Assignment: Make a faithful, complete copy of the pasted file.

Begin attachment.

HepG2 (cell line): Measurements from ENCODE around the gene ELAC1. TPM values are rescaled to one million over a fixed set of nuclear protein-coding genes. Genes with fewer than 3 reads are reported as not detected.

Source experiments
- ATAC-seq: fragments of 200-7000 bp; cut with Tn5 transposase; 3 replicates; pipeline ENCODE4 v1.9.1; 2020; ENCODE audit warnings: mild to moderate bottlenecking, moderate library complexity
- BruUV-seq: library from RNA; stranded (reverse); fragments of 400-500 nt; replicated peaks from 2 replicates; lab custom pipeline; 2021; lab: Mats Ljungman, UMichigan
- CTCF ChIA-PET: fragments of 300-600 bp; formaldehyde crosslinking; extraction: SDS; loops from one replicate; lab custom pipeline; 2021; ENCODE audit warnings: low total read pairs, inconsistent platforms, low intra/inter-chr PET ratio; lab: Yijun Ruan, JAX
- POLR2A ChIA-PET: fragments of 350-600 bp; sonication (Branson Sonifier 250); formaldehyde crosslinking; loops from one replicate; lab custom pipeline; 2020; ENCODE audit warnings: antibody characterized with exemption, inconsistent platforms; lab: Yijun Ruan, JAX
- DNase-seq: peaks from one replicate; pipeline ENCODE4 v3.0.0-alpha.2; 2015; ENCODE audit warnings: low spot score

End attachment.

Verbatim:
HepG2 (cell line): Measurements from ENCODE around the gene ELAC1. TPM values are rescaled to one million over a fixed set of nuclear protein-coding genes. Genes with fewer than 3 reads are reported as not detected.

Source experiments
- ATAC-seq: fragments of 200-7000 bp; cut with Tn5 transposase; 3 replicates; pipeline ENCODE4 v1.9.1; 2020; ENCODE audit warnings: mild to moderate bottlenecking, moderate library complexity
- BruUV-seq: library from RNA; stranded (reverse); fragments of 400-500 nt; replicated peaks from 2 replicates; lab custom pipeline; 2021; lab: Mats Ljungman, UMichigan
- CTCF ChIA-PET: fragments of 300-600 bp; formaldehyde crosslinking; extraction: SDS; loops from one replicate; lab custom pipeline; 2021; ENCODE audit warnings: low total read pairs, inconsistent platforms, low intra/inter-chr PET ratio; lab: Yijun Ruan, JAX
- POLR2A ChIA-PET: fragments of 350-600 bp; sonication (Branson Sonifier 250); formaldehyde crosslinking; loops from one replicate; lab custom pipeline; 2020; ENCODE audit warnings: antibody characterized with exemption, inconsistent platforms; lab: Yijun Ruan, JAX
- DNase-seq: peaks from one replicate; pipeline ENCODE4 v3.0.0-alpha.2; 2015; ENCODE audit warnings: low spot score